OLD China found on the Olympic today - Additional Identification Resources?

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Posted by Elaine on January 28, 2007 at 18:28:08:

Today, Ross O. and I made our first dive stop at the Wreck of the Olympic. Our plan, if vis was good, was to make a large sightseeing circle over and around the entire wreck. Visibility was a terrific 40+ feet, so our plan was a go. About half way into our circle I noticed Ross creating a large dirt pile in the water column - he was digging. Next, he was waving a dinner plate in his hand. I didn't think too much of it. Everybody knows that there is nothing left to be found on the Olympic. I figured the plate had been tossed overboard from a fishing boat or something.

Back on the Orion, Ross cleaned up his find. I was teasing him about being the only person I knew who could turn a dive day into housework. (Gee Ross, maybe you can find some more things in the ocean to "wash").

China frond on the Wreck of the Olympic, Photo by Elaine Jobin

This is the plate that Ross found.

china found on the wreck of the Olympic, Photo by Elaine JobinChina found on the Wreck of the Olympic, Photo by Elaine Jobin

This is the manufacturers mark on the plate

China found on the Wreck of the Olympic, Photo by Elaine Jobin

Calls to Steve Lawson and Patrick Smith turned up no immediate information about the galleyware used on the Olympic. Back at home, I did a google search on Warwick China and this is an interesting link that I found.


Article about Warwick China

"Warwick China Co. was incorporated on Sept. 3, 1887. The factory was located on Water Street, between 21st and 22nd streets. The company was noted for the Ioga line and specialized in brown glazed pieces with portraits of Indians, monks and fraternal emblems. The firm also made other types of table wares and vases until it finally closed its doors October 1951.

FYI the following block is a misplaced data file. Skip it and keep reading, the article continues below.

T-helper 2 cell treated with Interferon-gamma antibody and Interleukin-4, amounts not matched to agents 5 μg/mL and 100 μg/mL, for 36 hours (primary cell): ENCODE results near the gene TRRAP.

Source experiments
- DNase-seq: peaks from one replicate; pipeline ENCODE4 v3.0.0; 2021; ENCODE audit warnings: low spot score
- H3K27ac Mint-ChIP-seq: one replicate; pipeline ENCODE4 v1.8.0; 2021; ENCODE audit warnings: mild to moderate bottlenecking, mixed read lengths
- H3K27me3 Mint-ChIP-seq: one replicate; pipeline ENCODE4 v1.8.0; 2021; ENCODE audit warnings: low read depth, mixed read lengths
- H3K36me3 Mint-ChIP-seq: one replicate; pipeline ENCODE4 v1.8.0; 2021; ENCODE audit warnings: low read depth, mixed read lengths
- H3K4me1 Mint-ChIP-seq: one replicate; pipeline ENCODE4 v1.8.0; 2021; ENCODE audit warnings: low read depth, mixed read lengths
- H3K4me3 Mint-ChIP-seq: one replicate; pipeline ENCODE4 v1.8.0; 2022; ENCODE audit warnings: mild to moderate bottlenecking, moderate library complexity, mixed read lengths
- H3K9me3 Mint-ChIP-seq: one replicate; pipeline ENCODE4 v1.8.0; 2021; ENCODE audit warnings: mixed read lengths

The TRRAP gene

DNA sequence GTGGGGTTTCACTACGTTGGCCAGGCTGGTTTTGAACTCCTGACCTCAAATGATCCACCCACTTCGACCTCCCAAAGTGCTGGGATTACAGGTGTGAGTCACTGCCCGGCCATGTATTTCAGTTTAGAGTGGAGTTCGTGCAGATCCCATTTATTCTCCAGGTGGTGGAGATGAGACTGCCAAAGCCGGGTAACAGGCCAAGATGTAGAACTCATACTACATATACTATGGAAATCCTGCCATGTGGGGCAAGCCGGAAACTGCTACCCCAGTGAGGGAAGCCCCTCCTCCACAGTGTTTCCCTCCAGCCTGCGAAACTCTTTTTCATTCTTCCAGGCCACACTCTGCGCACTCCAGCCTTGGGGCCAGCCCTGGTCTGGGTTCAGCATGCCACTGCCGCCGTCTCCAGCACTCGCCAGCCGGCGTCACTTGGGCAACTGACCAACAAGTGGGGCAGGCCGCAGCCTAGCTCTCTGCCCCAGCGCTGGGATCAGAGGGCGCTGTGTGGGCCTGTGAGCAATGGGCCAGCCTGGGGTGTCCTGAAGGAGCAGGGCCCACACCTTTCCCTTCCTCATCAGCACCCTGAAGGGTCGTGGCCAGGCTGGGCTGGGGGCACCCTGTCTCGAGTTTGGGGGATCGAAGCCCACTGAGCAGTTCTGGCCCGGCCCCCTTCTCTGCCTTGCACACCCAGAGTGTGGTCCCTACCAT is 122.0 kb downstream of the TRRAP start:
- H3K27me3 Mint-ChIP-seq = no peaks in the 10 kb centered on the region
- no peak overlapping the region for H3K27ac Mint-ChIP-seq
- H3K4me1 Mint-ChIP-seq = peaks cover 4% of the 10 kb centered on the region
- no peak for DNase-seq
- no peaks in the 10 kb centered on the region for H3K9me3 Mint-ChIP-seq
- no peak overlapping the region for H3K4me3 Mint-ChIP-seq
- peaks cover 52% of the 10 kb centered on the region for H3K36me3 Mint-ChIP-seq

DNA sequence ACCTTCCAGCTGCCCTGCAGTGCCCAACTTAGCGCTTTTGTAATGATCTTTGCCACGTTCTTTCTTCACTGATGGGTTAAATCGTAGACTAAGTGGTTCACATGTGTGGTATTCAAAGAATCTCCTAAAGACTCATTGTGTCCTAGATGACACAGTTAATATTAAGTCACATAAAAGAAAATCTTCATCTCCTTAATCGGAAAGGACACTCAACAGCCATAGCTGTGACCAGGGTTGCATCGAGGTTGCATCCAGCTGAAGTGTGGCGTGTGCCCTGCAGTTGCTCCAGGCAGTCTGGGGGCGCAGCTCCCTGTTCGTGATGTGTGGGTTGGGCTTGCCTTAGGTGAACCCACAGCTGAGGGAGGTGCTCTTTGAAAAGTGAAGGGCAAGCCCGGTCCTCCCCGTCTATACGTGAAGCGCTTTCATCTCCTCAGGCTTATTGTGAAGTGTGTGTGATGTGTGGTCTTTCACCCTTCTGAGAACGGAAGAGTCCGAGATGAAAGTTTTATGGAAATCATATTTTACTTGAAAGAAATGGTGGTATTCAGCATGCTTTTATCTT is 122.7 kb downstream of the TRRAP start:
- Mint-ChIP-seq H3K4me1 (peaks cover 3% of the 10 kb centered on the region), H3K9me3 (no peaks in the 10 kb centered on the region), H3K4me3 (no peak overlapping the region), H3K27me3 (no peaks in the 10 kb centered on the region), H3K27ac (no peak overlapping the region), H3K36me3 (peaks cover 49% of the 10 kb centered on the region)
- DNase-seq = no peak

Information taken from a souvenir booklet called "History of Wheeling," issued in 1906, stated that Warwick China Co. manufactured semi-porcelain dinner and toilet ware and novelties. The first president was J. R. McCourtney, who served until June 1889, when he was succeeded by O. C. Dewey. In 1906, the annual business of the company had increased about 100 percent and the company had a national reputation as makers of the celebrated line of specialities in Ioga ware. The company motto was "Quality First," and no expense was spared to give customers the best and newest items that skill and experience could produce."

The age of this plate might indicate that it was in the galley on the Olympic. Does anyone have more information of China from the Olympic?


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